A local history project compiled by the Recy Young Women's Group
and the Glenravel Local History Project
Today nothing remains of the original Belfast Barrack which stood in the lower Falls area of West Belfast. What does remain is the name, Barrack Street, and needless to say this is built on one of the most historical spots of the modern city of Belfast. In the very earliest records of the town this place had been noted as a military post, and continued as such up until the early 1800’s, when it was converted to other uses. The burgesses, in 1642, during the wars between the English and the Irish, were ‘sesed’ for the building of a rampart of sods and stone around the town. This ride defence was entered by several gates, one of them being on what was then the road to Dublin, and known as the Mill Gate, situated on the site to the present Castle Street, near where Chapel Lane joins that thoroughfare.
THREAT TO TOWN
In the earliest map of the town, dated 1660, two short rows of houses are shown outside this gate but no other buildings are shown. About this time the Irish army under Phelim O’Neil and Con Magennis had threatened the small town and put the inhabitants in great straits, but Arthur Tyringham made good the defences and enrolled the inhabitants as soldiers, so Belfast was not attacked, although Lisnagarvey (Lisburn) was burned. For several years the Town Book records different assessments made towards the “mentaineinge of Garrisons in Belfast in their several guards within the same with fire and candle light.” The “sese” at this time was levied on about 120 burgesses, and in 1644 was for “400 soulgers for 10 days att 15d a man.” This was followed by a “sess for ye 20 horse and for Colonel Home his use.” Another assessment was for “thirty six shillings which is due unto the Sovraigne and Wid. Patridge for bricks for the Court of Guard, and for iron work for the gates, and for the making of the bridges at the gates, and for work which is now in workinge about the rampier.” It is clearly shown from this that about 1640 any military stationed in Belfast kept inside the Ramparts, and were doubtless billeted through the town amongst the inhabitants. In 1649 Cromwell landed in Ireland, and Colonel Venables captured the town for him after a siege of four days, and we are told he camped near the site of the old Barracks in view of the Mill Gate during this siege. But after the capture of the town he billeted his horses and men in the old Parish Church in High Street.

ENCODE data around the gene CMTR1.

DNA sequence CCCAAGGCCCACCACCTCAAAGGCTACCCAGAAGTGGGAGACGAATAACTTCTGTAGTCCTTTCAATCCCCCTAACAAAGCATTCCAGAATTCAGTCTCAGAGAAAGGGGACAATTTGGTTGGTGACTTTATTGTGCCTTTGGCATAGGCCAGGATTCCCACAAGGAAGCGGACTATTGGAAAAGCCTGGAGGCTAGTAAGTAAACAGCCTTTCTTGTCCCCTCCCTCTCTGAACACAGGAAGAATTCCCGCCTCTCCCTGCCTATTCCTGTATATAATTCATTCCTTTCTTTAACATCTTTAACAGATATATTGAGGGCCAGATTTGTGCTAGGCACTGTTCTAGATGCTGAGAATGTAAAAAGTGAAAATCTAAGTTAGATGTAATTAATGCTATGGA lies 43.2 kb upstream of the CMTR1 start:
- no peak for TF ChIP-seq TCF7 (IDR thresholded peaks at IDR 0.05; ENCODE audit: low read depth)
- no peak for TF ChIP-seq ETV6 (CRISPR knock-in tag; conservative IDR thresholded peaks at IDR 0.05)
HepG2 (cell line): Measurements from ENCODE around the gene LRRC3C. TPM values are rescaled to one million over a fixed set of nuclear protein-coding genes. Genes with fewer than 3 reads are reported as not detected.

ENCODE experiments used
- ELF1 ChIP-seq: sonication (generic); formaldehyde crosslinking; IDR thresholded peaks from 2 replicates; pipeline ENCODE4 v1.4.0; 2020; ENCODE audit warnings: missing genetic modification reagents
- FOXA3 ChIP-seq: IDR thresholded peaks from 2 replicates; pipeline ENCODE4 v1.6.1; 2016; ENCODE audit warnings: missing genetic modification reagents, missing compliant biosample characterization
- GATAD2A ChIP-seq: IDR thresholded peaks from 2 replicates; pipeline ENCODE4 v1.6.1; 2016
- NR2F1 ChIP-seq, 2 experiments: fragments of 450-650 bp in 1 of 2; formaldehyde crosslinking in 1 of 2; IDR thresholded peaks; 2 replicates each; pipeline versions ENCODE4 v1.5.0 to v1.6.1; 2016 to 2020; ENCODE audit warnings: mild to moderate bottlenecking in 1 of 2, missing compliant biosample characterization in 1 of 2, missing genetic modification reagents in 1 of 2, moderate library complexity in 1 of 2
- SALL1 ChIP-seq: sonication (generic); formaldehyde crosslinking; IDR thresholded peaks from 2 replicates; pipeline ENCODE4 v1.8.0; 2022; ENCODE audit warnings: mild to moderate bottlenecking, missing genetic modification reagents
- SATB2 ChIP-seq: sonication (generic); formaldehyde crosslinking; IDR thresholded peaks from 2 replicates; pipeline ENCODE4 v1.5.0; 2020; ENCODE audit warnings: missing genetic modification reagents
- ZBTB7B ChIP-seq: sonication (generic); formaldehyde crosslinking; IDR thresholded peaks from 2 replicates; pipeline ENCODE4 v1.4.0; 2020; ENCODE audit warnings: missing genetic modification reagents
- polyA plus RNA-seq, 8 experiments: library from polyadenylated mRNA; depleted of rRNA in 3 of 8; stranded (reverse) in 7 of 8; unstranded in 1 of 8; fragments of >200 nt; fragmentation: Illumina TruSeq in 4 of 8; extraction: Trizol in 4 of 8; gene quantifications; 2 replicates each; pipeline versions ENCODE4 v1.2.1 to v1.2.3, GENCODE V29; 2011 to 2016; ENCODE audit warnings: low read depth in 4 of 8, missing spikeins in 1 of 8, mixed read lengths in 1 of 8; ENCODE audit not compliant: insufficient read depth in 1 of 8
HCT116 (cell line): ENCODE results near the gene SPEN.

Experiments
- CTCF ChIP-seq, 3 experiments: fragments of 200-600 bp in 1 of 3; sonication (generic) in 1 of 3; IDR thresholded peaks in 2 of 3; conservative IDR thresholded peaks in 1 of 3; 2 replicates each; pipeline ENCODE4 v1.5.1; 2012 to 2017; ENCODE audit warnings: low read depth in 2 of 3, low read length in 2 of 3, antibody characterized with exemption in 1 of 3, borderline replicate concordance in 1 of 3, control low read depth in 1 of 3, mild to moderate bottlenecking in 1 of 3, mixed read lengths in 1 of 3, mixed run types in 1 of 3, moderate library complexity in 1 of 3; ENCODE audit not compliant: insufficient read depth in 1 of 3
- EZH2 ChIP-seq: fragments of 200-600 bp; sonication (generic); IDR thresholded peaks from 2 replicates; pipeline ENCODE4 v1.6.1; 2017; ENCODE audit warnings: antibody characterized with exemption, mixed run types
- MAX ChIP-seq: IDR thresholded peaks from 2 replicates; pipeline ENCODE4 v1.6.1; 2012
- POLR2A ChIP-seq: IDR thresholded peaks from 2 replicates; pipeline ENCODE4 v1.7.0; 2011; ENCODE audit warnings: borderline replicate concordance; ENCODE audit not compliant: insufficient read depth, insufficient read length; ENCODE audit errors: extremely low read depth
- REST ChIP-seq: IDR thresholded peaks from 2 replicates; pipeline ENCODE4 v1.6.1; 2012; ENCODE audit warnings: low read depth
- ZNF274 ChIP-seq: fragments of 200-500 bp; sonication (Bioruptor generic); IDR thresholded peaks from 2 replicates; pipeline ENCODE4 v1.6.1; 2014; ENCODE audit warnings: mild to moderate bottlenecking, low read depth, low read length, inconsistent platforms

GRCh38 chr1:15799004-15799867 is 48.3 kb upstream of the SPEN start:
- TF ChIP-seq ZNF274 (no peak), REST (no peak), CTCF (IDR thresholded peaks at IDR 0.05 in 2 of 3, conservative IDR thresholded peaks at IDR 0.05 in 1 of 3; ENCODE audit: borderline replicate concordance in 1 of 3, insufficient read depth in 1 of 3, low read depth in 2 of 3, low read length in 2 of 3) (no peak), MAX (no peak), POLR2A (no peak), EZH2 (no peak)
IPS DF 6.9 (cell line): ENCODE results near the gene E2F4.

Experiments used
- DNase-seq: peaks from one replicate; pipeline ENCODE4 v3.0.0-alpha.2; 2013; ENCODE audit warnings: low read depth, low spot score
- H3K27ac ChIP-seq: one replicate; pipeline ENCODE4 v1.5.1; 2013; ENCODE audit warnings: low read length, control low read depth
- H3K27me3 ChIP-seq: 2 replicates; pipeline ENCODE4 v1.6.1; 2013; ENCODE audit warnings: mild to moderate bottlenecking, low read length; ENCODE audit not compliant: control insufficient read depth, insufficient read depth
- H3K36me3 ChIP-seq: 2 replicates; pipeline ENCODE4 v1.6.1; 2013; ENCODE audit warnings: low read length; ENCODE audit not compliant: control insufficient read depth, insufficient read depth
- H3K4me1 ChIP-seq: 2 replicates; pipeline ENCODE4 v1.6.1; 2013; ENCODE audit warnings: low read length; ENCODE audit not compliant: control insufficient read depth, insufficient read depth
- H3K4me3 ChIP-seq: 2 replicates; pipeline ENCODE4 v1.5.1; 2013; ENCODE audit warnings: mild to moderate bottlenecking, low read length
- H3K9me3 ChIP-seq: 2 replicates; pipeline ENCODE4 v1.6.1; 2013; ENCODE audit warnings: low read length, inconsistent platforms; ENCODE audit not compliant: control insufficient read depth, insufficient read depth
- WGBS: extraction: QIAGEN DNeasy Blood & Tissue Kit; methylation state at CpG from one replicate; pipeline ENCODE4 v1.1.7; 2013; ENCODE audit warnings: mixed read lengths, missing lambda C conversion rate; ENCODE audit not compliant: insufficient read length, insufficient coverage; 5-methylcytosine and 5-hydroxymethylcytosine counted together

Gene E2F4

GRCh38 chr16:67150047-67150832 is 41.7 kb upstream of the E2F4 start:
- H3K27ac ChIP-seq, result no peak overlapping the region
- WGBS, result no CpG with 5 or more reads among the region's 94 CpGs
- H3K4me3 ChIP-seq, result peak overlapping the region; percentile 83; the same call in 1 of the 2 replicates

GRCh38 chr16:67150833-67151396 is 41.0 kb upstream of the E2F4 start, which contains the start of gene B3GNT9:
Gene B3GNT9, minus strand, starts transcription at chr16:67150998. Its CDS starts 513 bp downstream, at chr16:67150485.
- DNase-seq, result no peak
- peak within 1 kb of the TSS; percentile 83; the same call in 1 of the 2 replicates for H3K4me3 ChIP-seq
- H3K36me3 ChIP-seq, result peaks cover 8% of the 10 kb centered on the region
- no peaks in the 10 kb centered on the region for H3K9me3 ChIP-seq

The first detailed map of the town was made by Thomas Phillips in 1685, and it shows the Mill Gate, and the road to Dublin, outside the ramparts, with houses on either side, and the site of the Barracks, entrenched on the south and west by two apparently circular bastions, and a dyke in the rear, along what was the old Lettuce Lane. The western bastion would occupy a corner of barrack Street and Durham Street and a large building is shown on this map, with a small range beside it. The site was a commanding one, guarding the principal gate to the town and on the main road to Dublin and the Falls. On the opposite side of the road stood a little mill with a wheel turned by the stream that supplied with water the large lake that then occupied the ground above Millfield. The outlet from this lake was then an open stream, and flowed down the middle of High Street. The site of the little mill opposite the Barracks was subsequently used as the Pound, and had the stream flowing through it.